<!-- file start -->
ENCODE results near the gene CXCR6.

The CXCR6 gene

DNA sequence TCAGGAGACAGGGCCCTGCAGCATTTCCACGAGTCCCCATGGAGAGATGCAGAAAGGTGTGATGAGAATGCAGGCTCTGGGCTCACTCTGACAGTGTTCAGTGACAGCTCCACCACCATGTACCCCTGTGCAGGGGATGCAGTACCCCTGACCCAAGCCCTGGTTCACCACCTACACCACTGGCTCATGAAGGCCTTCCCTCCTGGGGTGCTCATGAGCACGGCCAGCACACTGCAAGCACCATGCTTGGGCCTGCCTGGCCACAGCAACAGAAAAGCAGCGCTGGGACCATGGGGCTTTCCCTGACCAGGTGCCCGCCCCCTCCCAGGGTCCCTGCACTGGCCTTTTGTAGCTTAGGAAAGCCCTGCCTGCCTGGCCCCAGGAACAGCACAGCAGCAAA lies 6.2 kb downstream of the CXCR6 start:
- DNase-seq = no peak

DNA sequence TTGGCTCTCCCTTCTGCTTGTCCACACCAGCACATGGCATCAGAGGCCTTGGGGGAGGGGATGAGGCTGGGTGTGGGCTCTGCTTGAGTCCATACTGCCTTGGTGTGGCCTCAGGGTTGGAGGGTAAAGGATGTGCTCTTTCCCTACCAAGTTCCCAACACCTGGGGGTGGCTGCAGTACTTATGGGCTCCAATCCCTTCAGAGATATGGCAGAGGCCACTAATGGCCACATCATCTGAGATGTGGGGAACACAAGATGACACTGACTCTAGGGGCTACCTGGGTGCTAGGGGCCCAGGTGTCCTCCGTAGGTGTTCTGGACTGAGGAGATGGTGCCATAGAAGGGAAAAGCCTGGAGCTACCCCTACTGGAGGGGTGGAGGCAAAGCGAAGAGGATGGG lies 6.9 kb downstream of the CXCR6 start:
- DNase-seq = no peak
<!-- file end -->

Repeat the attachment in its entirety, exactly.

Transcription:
ENCODE results near the gene CXCR6.

The CXCR6 gene

DNA sequence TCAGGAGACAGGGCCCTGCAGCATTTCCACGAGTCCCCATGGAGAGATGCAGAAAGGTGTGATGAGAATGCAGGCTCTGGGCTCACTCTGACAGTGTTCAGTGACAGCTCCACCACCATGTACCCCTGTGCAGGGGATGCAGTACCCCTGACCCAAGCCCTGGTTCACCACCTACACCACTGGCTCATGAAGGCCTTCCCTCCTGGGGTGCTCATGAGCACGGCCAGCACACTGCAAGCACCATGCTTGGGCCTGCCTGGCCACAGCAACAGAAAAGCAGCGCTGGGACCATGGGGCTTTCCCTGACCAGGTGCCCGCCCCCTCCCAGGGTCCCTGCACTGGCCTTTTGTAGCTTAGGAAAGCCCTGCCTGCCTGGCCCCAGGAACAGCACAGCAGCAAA lies 6.2 kb downstream of the CXCR6 start:
- DNase-seq = no peak

DNA sequence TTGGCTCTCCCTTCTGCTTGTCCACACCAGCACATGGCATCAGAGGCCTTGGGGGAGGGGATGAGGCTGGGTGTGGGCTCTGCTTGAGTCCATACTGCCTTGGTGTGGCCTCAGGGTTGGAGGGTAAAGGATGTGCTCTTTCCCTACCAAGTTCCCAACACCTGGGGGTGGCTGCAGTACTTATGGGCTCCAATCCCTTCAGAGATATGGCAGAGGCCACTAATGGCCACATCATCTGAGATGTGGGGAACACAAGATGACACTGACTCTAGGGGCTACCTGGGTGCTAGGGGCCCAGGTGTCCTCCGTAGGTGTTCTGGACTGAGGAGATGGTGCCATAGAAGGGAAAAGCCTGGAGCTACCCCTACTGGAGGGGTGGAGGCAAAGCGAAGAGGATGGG lies 6.9 kb downstream of the CXCR6 start:
- DNase-seq = no peak